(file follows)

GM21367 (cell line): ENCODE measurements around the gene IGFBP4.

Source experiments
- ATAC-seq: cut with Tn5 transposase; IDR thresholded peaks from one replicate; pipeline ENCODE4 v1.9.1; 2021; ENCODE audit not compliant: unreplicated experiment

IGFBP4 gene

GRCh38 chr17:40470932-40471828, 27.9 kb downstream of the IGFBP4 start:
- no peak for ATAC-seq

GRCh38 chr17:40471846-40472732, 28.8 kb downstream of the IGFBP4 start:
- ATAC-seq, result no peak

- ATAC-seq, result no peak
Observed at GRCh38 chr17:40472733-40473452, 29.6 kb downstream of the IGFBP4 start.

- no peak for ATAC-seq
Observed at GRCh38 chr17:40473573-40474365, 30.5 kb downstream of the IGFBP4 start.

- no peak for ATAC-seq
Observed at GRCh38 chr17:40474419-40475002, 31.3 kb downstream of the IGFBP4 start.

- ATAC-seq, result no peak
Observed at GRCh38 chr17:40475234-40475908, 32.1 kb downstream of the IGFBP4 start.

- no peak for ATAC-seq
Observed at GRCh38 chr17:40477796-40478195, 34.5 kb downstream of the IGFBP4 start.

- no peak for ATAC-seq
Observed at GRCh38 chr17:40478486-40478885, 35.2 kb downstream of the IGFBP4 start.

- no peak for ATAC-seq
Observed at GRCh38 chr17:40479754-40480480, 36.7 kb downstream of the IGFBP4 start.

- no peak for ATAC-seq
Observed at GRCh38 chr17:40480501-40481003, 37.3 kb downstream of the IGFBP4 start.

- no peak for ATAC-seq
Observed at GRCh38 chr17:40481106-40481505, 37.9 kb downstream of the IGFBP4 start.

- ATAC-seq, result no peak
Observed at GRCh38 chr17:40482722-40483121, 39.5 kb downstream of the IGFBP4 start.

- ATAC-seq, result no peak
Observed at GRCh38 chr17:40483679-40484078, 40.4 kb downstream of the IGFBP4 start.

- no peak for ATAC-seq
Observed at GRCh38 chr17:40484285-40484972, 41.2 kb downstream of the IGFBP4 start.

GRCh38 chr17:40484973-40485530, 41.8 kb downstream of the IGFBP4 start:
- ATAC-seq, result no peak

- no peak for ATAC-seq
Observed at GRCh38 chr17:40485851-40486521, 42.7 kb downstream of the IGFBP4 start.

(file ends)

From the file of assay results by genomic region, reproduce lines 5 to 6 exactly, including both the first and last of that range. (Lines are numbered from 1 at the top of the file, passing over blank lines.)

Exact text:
GRCh38 chr17:40470932-40471828, 27.9 kb downstream of the IGFBP4 start:
- no peak for ATAC-seq